In the previous learning path on a heuristic approach to debugging, you learned about the top six common sources of problems. You also learned how to use these top six sources as heuristics that help pinpoint the issue when there are too many possibilities, or when you don’t have enough information to know where to begin. One practical aspect of the heuristics approach is how it limits the scope of a problem space, but it can fail to account for other factors in a system at the same time. For example, NTP. Is there a way to avoid this? Yes, this learning path presents a concept and technique on how to do this.
In this section, you will learn:
The most important aspect to consider is, “Where do you look in a large system?”. We describe this as the context. It is possible to infer and search for all areas previously described without context. However, sustainable debugging of systems is best served with a good understanding of how a system works, followed by debugging practices to become proficient and efficient. Understanding how a system works means you know how the ’engines’ run.
For example, What are the components involved? True understanding is not simply being able to describe it in plain words, but also being able to draw it. Can you draw out the system and data flows? Yes, even if the diagram is simple, draw it because this reduces cognitive load while thinking of the issue at hand for large complex problems. Some typical diagramming tools can assist, including Miro, LucidChart and, draw.io.
One way to start is top-down. Understand the bigger picture, then dive into the individual components. On much larger systems, focus on areas of the architecture that is relevant to the scope of the problem. It is OK to not understand everything at once. More importantly, is the mindset of determination and curiosity of wanting to know it with an open mind. Once a picture of the system is available, the focus would be on identifying what parts of the system are in context to the problem. For example, components that are closely related/connected to where the issue is first seen. Once the context of the system is identified, you can start hypothesizing and prioritizing what issues and tests to perform. It is not necessary to hypothesize within the context of the system, but it does help to limit the amount of hypotheses and tests that need to be performed to areas that are likely the source of an issue.
In the following diagram, you can see that there are number of places where an issue can occur. Having a diagram with its data flows on hand allows hypotheses and prioritization of issues, and lets you perform tests at each point to see if the hypothesis holds. It is here that the sources of problems described in the previous learning path, can be assigned as a hypothesis. Having this picture, you can prioritize where to perform tests. The tests usually start with components that are closely related to where the issue first originated. Always start small, and expand the scope as needed.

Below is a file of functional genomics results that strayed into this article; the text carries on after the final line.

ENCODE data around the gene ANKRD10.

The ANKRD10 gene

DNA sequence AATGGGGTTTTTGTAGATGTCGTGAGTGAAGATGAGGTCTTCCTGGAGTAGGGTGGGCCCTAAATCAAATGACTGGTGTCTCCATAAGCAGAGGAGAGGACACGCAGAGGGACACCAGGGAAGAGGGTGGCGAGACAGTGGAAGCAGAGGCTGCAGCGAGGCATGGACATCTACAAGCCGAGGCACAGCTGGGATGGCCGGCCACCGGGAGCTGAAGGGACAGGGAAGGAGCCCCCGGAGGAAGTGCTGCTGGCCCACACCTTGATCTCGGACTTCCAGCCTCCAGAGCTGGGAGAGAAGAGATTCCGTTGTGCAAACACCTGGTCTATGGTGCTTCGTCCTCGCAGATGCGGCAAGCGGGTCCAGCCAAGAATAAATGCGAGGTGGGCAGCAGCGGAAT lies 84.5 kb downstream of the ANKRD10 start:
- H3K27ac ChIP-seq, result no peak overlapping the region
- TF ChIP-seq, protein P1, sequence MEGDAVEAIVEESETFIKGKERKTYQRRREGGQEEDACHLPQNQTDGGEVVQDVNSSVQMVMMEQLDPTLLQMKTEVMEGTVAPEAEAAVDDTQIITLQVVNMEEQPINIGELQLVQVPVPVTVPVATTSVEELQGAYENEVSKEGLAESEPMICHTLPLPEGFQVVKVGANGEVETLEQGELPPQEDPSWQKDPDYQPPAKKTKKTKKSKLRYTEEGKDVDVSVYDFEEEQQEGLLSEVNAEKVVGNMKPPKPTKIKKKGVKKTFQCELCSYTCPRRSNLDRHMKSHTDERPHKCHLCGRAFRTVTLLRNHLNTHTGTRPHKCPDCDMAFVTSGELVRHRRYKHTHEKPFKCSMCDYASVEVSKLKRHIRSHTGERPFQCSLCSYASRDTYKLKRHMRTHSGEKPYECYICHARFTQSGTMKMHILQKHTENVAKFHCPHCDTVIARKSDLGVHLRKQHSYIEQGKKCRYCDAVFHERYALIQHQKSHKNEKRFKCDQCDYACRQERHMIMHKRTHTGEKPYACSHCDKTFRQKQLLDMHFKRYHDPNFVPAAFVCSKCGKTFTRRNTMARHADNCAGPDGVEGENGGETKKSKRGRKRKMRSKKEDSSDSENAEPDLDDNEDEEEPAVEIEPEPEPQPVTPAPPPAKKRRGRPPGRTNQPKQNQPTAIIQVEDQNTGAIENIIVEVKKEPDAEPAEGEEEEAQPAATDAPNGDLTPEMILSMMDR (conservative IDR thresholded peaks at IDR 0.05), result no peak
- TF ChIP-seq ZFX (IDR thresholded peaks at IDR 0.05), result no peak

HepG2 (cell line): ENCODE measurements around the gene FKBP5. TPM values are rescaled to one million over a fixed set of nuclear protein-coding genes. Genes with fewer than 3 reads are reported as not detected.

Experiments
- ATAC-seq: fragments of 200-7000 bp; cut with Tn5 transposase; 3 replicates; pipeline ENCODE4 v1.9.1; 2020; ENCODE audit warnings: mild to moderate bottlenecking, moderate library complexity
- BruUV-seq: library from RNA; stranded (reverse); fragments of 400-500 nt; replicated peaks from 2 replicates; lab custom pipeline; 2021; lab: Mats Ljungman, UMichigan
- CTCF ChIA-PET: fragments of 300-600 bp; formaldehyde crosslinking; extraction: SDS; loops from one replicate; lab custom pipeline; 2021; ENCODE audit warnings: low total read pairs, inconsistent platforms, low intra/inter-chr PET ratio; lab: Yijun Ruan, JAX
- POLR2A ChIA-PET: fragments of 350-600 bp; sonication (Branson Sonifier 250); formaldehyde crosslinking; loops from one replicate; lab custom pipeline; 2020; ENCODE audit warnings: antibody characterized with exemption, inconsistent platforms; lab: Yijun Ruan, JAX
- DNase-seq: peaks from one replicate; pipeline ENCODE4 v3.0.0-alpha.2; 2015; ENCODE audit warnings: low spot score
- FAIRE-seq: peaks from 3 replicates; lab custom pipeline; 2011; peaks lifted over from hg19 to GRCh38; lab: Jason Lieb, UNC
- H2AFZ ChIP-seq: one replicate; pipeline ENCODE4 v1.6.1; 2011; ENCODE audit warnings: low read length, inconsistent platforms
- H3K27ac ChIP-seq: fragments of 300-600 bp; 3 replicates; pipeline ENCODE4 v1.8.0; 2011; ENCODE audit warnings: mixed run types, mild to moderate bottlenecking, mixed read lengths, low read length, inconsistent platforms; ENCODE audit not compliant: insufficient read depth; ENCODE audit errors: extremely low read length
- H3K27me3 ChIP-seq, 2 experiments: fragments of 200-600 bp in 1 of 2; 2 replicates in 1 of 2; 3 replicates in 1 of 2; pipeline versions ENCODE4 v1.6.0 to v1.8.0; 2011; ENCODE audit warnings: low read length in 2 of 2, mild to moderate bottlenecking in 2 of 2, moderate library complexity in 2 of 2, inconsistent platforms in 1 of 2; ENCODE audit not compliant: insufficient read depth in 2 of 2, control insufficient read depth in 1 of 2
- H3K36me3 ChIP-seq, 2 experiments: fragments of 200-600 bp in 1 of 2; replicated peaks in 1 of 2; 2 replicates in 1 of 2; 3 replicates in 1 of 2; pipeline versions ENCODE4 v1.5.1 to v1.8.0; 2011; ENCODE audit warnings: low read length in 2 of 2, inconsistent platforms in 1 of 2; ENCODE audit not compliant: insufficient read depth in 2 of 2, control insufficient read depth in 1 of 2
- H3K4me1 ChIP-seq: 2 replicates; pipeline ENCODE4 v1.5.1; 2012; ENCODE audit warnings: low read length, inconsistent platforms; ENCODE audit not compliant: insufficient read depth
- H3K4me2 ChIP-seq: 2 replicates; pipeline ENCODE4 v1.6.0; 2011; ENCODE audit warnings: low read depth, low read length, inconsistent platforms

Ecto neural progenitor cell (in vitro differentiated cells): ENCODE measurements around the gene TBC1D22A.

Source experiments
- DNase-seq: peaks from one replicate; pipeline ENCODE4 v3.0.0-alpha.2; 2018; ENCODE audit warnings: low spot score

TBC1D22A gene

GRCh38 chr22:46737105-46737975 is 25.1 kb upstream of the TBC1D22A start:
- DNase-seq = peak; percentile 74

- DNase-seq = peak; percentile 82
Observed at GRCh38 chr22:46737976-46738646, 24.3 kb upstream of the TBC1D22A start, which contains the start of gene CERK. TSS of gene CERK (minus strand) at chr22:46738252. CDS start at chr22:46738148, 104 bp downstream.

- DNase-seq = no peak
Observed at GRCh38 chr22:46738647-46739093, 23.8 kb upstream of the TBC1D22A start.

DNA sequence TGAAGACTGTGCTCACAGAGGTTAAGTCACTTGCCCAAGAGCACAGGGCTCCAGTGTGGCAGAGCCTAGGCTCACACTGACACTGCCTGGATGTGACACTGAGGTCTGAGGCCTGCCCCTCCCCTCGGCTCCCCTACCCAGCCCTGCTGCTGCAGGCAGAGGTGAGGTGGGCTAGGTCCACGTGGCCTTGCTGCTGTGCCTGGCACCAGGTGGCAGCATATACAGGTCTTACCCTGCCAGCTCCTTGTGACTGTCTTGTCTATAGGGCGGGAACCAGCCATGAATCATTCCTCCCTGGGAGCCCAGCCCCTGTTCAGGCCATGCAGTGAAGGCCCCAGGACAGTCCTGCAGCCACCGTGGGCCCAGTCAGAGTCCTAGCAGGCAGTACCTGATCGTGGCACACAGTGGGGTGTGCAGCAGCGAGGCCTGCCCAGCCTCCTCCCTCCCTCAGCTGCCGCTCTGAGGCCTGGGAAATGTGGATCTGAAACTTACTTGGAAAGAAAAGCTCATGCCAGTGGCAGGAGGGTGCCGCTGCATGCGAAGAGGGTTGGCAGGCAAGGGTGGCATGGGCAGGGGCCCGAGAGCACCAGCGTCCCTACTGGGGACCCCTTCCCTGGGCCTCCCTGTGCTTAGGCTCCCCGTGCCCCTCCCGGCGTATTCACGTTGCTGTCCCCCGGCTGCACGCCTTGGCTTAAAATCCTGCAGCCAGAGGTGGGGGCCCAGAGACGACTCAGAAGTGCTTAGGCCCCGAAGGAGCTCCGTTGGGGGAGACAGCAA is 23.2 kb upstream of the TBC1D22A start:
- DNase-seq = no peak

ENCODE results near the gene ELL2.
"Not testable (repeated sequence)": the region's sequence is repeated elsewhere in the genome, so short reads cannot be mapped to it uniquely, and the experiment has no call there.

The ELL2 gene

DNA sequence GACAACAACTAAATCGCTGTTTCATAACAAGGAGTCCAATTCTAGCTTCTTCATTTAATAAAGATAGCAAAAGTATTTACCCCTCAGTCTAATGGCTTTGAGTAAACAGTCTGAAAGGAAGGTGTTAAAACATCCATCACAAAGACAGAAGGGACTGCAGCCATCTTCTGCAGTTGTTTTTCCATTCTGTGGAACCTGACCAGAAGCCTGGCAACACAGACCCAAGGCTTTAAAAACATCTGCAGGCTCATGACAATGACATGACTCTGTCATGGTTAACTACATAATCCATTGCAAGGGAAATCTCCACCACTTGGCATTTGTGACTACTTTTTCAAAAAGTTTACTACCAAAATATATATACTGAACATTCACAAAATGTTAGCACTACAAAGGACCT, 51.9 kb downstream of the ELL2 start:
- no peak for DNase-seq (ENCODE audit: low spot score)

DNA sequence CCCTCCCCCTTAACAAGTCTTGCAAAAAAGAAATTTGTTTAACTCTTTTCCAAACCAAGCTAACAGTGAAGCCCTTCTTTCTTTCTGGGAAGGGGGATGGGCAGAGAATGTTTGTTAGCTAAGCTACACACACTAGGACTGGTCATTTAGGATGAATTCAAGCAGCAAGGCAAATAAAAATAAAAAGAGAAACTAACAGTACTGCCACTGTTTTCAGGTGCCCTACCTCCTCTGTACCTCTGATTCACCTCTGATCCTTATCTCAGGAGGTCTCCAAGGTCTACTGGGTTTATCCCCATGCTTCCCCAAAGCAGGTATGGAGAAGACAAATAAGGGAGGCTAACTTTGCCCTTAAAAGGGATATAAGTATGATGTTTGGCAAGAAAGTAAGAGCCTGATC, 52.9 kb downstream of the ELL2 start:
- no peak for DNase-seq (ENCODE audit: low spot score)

The previous section looked at forming contexts of a system and hypothesizing where issues may originate. For resolving most problems, a single person or a pair of people is sufficient. However, for larger scale, complex and unknown systems, a team of people are best utilized for identifying and solving complex problems. This is because experience and different knowledge/perspectives to a problem can be gathered and used to form additional hypotheses to tests. However, how does one effectively conduct this? The key is to use brainstorming techniques, such as the ones discussed here.
This section introduces the Dump In, Sink Out (DISO) approach that was utilized and devised by S. Wittenkamp and D. Wu for the context of solving a problem in a very large complex software system with a team of developers. This idea is furthered in this article by incorporating the concept of the context system diagram.
The following are the basic requirements for all participants:
A basic knowledge of the problem. For example, all participants knows Kubernetes.
A good understanding of the system, a system expert, or an expert who can interact with internal or external components.
Access to the system, preferably in pairs.
If done in person, materials should include sticky notes, painter tape and markers. The assumption is that you are the facilitator. You may assign this to someone else to conduct.
To conduct DISO, do the following:
Hypothesesarea of where the problem might exist. Have the participants do this alone to avoid biases, and within a limited time. For example, 10 minutes. Encourage the participants to write down their ideas, reminding them that there are no ‘bad ideas’, and that it’s OK if ideas are duplicated independent of other participants.
Grouping and Priorityarea. Group ideas that overlap together.
Testedarea. The pair must also document their testing methodology.
Eventually, the test results should provide an answer as to where, or what is the cause of the problem. If the test results does not provide an answer, consider the other interacting components or systems. If there is a bug, reach out to support. For example, IaaS providers and support is required from them if they are not part of the current group of participants.